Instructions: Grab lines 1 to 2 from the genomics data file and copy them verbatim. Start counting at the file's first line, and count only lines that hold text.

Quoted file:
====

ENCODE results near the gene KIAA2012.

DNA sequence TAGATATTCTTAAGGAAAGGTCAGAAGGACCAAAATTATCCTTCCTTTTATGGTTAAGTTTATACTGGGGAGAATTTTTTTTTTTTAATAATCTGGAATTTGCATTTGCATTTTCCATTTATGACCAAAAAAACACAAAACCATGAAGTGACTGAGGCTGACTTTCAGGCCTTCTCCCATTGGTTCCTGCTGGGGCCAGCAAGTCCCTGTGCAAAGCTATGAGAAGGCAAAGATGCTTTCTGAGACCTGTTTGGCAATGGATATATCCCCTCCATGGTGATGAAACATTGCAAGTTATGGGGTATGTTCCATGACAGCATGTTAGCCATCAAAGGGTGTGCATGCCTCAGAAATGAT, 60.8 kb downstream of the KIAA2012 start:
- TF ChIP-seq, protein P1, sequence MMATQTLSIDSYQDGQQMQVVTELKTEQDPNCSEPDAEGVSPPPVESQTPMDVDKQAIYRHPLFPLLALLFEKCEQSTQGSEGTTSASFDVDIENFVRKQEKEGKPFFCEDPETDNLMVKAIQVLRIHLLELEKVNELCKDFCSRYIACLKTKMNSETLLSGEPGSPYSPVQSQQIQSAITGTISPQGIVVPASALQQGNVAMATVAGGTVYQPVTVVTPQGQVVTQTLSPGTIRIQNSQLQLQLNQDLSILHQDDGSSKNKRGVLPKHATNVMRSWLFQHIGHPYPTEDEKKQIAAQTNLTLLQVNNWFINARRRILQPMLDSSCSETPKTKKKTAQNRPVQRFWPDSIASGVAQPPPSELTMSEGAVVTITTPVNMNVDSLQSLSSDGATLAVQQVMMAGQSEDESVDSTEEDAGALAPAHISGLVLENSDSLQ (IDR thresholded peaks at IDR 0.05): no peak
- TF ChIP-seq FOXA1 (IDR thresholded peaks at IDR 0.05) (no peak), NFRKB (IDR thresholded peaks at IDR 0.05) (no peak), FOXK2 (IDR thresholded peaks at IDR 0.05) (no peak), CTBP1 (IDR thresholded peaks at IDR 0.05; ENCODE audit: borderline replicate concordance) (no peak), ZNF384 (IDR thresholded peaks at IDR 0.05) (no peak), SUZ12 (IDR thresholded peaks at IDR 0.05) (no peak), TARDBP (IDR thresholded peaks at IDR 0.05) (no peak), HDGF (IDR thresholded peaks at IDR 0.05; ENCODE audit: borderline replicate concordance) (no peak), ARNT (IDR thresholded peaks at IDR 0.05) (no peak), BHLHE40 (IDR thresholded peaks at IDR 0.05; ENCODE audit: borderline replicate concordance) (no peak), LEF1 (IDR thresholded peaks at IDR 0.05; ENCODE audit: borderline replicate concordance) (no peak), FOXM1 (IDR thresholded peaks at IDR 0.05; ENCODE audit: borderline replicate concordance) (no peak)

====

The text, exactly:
ENCODE results near the gene KIAA2012.

DNA sequence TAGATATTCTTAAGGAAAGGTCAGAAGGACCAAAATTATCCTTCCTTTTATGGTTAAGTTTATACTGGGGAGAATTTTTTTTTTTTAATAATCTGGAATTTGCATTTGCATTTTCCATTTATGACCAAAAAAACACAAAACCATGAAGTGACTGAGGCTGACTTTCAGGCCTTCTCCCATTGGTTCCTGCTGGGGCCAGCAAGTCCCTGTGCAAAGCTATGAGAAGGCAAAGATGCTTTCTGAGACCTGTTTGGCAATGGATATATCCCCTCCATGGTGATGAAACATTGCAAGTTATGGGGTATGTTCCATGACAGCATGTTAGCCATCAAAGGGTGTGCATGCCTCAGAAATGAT, 60.8 kb downstream of the KIAA2012 start: